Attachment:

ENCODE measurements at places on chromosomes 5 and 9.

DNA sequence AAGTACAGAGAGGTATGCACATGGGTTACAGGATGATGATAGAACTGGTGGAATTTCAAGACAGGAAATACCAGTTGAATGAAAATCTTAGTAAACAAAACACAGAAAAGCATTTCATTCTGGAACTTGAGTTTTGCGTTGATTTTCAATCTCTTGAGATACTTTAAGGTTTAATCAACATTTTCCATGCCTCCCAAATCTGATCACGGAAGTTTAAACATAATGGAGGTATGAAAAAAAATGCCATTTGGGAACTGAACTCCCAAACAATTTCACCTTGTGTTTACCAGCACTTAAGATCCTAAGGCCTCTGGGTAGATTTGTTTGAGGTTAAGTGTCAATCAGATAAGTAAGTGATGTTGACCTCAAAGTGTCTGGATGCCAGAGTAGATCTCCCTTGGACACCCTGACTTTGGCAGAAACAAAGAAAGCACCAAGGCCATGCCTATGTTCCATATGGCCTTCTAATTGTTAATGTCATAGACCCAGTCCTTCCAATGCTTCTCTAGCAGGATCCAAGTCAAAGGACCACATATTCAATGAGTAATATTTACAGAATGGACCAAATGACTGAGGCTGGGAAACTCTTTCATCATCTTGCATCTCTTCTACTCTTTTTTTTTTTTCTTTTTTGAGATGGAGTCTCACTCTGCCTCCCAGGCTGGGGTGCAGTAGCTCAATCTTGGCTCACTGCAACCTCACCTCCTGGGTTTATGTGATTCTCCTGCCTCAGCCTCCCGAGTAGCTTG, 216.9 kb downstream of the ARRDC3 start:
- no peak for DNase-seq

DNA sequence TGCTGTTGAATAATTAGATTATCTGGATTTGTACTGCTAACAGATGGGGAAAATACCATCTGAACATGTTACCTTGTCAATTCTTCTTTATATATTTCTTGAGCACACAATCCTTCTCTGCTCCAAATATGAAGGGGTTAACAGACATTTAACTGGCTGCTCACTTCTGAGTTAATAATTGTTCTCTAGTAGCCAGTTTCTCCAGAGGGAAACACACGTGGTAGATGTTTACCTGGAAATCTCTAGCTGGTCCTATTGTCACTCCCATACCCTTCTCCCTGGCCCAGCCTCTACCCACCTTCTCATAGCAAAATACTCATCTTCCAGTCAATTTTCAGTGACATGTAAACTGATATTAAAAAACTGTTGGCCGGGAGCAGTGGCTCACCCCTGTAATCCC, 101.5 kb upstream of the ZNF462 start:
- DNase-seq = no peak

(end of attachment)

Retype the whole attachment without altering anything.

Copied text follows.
ENCODE measurements at places on chromosomes 5 and 9.

DNA sequence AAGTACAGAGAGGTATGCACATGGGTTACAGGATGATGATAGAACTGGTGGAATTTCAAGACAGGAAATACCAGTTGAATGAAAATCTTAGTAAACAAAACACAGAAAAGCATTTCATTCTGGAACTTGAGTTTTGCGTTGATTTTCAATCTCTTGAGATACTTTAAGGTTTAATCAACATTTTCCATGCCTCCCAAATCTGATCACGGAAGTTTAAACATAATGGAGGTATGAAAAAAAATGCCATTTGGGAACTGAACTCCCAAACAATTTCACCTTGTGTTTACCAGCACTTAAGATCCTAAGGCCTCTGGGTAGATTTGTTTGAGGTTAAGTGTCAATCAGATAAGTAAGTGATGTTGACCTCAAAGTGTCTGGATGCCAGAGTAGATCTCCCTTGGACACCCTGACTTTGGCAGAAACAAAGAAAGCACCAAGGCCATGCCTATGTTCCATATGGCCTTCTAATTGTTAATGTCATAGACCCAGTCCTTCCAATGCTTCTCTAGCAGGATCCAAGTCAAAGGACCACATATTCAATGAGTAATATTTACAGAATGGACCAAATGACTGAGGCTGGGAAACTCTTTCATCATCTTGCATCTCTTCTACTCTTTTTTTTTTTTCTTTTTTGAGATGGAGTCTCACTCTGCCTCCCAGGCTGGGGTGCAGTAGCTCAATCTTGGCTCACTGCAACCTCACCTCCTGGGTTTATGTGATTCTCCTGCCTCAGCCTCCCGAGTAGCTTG, 216.9 kb downstream of the ARRDC3 start:
- no peak for DNase-seq

DNA sequence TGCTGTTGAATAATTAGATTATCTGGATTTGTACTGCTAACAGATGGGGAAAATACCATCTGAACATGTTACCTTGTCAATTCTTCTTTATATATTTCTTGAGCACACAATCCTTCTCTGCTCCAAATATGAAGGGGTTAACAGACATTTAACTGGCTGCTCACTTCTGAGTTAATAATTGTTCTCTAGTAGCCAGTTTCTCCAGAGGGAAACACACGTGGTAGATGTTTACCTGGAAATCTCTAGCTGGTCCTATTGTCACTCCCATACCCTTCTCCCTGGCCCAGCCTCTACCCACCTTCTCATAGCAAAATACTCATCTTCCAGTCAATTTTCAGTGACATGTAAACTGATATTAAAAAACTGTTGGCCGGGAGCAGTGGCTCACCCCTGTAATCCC, 101.5 kb upstream of the ZNF462 start:
- DNase-seq = no peak